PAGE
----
Wednesday, December 9, 2009

Lonesome Stranger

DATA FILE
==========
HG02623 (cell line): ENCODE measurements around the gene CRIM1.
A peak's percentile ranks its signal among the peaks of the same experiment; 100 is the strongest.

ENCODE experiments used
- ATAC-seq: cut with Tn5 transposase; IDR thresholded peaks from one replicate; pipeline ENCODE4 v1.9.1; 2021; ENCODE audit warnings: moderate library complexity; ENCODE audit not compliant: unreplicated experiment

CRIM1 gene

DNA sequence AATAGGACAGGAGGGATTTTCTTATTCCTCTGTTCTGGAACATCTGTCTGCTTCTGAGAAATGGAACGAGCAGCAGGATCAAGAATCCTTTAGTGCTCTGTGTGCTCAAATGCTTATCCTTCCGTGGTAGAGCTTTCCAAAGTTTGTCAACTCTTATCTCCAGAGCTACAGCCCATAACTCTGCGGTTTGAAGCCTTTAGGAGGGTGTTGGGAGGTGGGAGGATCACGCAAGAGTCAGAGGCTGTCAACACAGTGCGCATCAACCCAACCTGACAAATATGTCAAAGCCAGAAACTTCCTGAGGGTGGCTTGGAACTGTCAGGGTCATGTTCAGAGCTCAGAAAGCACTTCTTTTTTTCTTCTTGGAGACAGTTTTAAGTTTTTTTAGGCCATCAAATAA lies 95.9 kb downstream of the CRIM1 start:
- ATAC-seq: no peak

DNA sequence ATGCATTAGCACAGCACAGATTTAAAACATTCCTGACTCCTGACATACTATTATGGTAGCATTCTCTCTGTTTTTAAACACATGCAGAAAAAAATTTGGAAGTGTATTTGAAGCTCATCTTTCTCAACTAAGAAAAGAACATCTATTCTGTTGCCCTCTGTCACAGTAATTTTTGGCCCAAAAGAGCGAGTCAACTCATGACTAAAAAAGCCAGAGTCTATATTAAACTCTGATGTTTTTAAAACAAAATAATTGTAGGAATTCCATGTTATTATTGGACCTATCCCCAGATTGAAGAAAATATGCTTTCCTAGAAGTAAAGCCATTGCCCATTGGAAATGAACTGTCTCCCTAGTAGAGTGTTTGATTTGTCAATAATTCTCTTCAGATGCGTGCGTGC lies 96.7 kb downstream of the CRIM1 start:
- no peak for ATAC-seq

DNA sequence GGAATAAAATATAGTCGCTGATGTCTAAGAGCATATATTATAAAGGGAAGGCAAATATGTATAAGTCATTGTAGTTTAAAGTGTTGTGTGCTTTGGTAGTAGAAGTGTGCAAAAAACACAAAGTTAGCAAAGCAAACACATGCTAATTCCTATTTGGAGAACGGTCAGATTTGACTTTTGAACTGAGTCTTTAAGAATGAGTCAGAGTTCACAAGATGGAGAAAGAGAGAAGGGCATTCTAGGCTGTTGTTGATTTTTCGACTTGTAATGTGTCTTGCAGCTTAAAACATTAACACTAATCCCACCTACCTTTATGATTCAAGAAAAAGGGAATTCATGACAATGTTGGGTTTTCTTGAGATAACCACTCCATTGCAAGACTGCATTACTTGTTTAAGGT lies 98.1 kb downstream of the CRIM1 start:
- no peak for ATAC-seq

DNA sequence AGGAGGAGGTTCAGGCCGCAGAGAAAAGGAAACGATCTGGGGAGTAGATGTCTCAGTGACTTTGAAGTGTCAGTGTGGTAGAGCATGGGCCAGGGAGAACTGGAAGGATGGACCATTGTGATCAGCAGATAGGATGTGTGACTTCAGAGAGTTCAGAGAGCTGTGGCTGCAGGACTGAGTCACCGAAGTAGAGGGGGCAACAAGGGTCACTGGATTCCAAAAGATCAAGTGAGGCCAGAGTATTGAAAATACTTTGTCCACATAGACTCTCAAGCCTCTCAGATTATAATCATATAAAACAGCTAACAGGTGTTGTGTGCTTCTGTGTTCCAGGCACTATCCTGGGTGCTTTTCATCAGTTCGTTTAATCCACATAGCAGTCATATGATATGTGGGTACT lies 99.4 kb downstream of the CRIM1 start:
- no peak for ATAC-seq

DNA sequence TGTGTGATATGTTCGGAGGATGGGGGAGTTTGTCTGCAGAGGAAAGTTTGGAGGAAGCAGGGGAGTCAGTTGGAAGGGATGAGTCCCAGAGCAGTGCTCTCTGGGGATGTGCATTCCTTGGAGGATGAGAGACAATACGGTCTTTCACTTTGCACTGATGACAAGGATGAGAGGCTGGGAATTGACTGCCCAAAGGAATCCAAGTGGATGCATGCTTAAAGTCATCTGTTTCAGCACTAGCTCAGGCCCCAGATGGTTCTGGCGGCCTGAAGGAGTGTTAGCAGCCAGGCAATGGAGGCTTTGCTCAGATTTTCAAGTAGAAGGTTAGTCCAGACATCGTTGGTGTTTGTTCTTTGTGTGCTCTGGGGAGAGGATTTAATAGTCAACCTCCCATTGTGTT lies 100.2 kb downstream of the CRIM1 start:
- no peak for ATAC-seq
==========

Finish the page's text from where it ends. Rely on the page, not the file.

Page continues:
One of the critiques of utilitarianism that we talked about in class I found very interesting. It was called the lonesome stranger. Here’s the idea of it. You are a sheriff in a town. There is criminal that remains on the loose that the town really wants captured. They are going to riot if he is not captured and persecuted by the law. So far there have been no leads whatsoever and the town is going into unrest. A lone stranger wanders into town. He has no family or other acquaintance. The question is whether you are morally obligated to frame the stranger as the criminal in order to ensure the town doesn’t riot. According to act utilitarianism this is morally okay because in this situation framing the stranger would create the greatest benefit. However if you are going by rule utilitarianism then it would unjust to because it would go against the rules of justice which are meant to benefit society. Honesty it’s hard to say which would be better to do. Many agree it is okay to tell a lie to safe someone but not at the expense of another’s life. At the same things like this have been done many times before right under our noses. People will often use the term justice to vindicate harsh and unnecessary action. How will we know what is right and wrong when the people at the top of society decide what justice is? Are they helping us and how many have they unjustly sacrificed to do so? To me this dilemma is truly not only something that challenges but also disturbs our views on morality and justice.

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